•Press Release Economic Crisis and Recovery Health and Social Programs Inequality US
Washington DC — The United States provides two major child benefits through the individual income tax system: the Child Tax Credit (CTC) and the Earned Income Tax Credit (EITC). Both systems force families to run through a confusing gauntlet of bureaucracy just to receive support that’s too late or too stingy. Other wealthy nations prove it doesn’t have to be that way.
As Congress considers how to reform child benefits, the Center for Economic and Policy Research (CEPR) releases today, The Progressive Case for a Unified Child Benefit, by Senior Policy Fellow Shawn Fremstad, that proposes a well-designed, politically feasible child benefit plan. The report offers a set of criteria that any child benefit system under consideration should meet and uses those criteria to assess the current system, the temporary system found in the American Rescue Plan Act, and two other proposed plans.
“Any child benefit reform should function as a public investment in our nation’s children, with simple and efficient access that treats children and parents with equal concern and respect,” said Fremstad.
The report evaluates various other plans for how well they meet the criteria of a well-designed child benefit that is (1) broadly universal, (2) adequate on both an annual and monthly basis, (3) simple, and (4) visible in a way that creates positive “policy feedback loops” over time.
In addition to the CTC, EITC, and the temporary system in the American Rescue Plan Act, the report assesses two recent proposed plans, from the right and left, respectively: Senator Romney’s Family Security Act and the People’s Policy Project’s American Child Benefit.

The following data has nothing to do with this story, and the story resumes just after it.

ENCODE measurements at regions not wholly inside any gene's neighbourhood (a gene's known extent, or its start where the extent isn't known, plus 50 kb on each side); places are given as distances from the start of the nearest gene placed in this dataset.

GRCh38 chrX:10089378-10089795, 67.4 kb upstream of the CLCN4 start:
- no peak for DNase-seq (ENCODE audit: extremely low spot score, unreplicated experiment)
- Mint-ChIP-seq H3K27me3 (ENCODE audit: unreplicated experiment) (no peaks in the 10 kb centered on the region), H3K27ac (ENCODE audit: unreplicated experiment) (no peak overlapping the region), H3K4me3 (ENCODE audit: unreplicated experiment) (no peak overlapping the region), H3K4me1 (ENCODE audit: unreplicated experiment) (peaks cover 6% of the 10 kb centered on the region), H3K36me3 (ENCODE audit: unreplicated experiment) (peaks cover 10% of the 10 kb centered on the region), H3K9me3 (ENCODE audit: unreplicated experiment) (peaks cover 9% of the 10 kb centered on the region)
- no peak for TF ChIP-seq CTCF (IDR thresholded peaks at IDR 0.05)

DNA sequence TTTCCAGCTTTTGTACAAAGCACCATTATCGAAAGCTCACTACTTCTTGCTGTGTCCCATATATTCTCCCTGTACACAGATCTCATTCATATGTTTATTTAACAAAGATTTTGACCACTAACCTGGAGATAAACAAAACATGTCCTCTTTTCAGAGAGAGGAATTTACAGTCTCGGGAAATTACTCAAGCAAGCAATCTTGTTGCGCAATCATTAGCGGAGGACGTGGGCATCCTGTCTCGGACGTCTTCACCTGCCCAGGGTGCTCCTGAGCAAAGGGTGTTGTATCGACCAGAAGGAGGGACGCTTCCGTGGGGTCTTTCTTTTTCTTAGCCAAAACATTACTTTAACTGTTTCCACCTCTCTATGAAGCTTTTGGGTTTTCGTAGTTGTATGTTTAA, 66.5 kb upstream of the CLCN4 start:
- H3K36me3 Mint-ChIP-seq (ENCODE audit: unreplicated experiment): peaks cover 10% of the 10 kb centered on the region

The main strength of the Romney plan is that it provides a broadly universal, simple, monthly benefit without an employment test or an upfront means test. The fundamental weakness is that it provides lower annual benefits than the American Rescue Plan to a substantial number of lower-income families with earnings, particularly working solo parents with no children under age 6, and provides higher benefits to a substantial number of higher-income families.
The People’s Policy Project has proposed an American Child Benefit that has the strengths of the Romney plan without most of its weaknesses. However, its weakness is that some employed parents who have one child and currently receive both the maximum EITC and the CTC would receive a lower child benefit than they would under the American Rescue Plan.
“The Unified Child Benefit plan outlined in our report builds on the strengths of all three plans, while addressing their weaknesses, and remaining politically feasible in the near-term. It provides a simple, universal, and adequate child benefit that is visible in a way that builds public trust and reduces class divisions,” explains Fremstad.